As Pride month begins, we acknowledge that LGBTQ+ history is firmly rooted in protesting against police violence and abuse. The Stonewall Uprising started in the early hours of June 28, 1969, when New York City police raided the Stonewall Inn, a gay club in New York City. The raid turned into six days of protests and violent clashes with law enforcement, led by transgender and queer people of color. It served as a catalyst for the gay rights movement in the United States and around the world.
We understand what it means to be forced to push back against a culture that tells us we are less than equal. While CenterLink has made significant progress in committing to being more equitable, diverse, and inclusive, we recognize that to fully support the Black Lives Matter movement we must do more.
CenterLink, along with over 500 other LGBTQ+ organizations, recently signed on to a statement condemning racial violence. There are many recent tragedies that serve as a reminder of why we must speak out when hate, violence, and systemic racism claim lives – in this case, Black lives.
- George Floyd pleading for air as a Minneapolis, MN police officer kneeled on his neck and slowly drained the life from his body.
- Breonna Taylor dying after Louisville, KY police kicked down her door and shot her eight times while she slept.
- Ahmaud Arbery being murdered at the hands of white vigilantes in Brunswick, GA as he jogged through a predominantly white neighborhood.
- At least 11 people losing their lives during this week’s protests seeking justice for George Floyd, many of them Black.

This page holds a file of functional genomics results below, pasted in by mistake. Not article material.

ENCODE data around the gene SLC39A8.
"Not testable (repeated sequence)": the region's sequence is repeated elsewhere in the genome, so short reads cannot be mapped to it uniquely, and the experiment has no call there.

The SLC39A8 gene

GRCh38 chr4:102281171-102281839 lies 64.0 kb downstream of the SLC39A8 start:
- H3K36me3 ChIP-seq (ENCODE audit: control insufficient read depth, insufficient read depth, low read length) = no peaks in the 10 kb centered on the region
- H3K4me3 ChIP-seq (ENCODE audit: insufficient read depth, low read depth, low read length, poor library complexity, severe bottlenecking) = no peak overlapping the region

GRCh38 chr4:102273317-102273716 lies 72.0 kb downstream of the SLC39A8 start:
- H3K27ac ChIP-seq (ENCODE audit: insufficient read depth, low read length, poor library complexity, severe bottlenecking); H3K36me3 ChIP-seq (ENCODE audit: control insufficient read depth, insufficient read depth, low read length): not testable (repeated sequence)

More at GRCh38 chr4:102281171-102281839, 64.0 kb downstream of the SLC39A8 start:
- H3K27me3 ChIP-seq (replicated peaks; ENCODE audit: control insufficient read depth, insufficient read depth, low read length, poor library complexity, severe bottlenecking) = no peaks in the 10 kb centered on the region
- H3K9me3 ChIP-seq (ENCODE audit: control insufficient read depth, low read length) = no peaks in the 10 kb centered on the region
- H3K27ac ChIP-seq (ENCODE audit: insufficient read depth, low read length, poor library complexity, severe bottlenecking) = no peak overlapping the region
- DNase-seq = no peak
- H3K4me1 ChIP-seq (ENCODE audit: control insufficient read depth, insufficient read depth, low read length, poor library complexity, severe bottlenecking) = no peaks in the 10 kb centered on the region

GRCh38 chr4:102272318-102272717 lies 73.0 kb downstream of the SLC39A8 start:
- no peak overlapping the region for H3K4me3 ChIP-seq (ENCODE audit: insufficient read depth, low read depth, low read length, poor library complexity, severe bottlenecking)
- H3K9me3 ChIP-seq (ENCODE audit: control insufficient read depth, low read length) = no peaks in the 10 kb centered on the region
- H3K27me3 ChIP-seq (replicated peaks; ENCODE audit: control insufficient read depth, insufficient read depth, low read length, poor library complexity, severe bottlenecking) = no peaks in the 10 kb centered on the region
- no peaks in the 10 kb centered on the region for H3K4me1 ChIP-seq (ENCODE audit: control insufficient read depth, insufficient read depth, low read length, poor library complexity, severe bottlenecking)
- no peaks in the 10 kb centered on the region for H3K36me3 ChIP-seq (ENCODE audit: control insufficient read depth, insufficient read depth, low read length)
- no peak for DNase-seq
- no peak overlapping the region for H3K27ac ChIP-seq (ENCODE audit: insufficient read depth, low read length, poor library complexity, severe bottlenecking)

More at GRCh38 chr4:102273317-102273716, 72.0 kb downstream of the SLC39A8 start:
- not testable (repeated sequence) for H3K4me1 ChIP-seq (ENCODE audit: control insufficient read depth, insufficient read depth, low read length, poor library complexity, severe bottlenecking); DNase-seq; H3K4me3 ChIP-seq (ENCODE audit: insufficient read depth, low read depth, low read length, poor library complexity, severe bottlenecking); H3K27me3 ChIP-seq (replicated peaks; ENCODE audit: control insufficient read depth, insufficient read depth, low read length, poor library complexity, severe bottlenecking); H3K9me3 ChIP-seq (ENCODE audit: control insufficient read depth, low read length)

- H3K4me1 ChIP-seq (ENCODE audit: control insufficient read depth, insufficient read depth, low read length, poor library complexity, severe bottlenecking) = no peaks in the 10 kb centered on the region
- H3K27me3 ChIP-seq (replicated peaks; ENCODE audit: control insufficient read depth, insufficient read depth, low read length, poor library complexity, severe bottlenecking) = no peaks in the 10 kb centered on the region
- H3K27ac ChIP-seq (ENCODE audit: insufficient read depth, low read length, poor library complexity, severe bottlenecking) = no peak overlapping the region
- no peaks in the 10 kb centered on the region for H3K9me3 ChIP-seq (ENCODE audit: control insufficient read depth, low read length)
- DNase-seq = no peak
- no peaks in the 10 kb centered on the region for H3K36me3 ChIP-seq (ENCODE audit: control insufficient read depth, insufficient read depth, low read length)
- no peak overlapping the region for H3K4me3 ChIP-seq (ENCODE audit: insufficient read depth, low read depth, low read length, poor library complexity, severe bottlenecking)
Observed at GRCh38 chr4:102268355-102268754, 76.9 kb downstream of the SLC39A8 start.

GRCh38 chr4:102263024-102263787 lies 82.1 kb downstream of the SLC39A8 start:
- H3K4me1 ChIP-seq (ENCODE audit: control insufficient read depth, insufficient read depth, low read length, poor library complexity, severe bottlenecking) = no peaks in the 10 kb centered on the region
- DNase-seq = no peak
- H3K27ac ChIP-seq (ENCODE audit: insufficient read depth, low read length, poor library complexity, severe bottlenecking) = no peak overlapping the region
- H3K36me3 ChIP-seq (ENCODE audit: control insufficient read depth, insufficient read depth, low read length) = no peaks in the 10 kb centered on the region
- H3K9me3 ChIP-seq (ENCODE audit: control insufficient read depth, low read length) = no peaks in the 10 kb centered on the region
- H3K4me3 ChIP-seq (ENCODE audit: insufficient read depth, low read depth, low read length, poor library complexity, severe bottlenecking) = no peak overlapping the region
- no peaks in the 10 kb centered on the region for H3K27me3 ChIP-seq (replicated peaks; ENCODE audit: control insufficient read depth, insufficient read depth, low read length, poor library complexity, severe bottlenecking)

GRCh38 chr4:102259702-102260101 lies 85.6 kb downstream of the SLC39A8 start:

- Transgender people – Black transgender people in particular – are far too often the victims of violence. In 2020 alone at least 12 members of the trans community have been killed: Dustin Parker, Neulisa Luciano Ruiz, Yampi Méndez Arocho, Monika Diamond, Lexi, Johanna Metzger, Serena Angelique Velázquez Ramos, Layla Pelaez Sánchez, Penélope Díaz Ramírez, Nina Pop, Helle Jae O’Regan, and, most recently, Tony McDade.
These are just the people we know of. There are countless other Black lives lost due to violence and systemic racism.
While awareness is important, it is not a substitute for action. CenterLink and other LGBTQ+ organizations must utilize our platforms and resources to help communities overcome racist challenges. We must support Black organizational leadership, including LGBTQ+ community centers led by Black CEOs and Executive Directors. We must stand in solidarity with communities of color and engage in activism that will bring change.
CenterLink has made a commitment to include racial equity into our work. We will continue to make our platform available for the people who need to be heard. We will provide resources for our community centers to encourage them to educate, mobilize, and engage in racial justice matters. We will engage in active listening and amplify the messages of Black-led community center leaders. And we will continue to hold ourselves accountable to these promises. We know these actions are a small piece of what is needed to bring lasting change – there is much work to be done.
Protests are a powerful way to be heard and being heard is just the beginning. We have an opportunity and an obligation to take additional action by voting for lawmakers who support equality and fight against racism at the national, state, and local levels. These elected officials have a direct impact on social justice issues in our communities. To move our country forward and bring lasting change, it is vital that we raise awareness in the streets and cast our ballots at the polls.
Black Lives Matter. CenterLink stands in solidarity with the Black community and will continue to work with our international network of LGBTQ+ centers and the communities they serve to fight to end racism and injustice.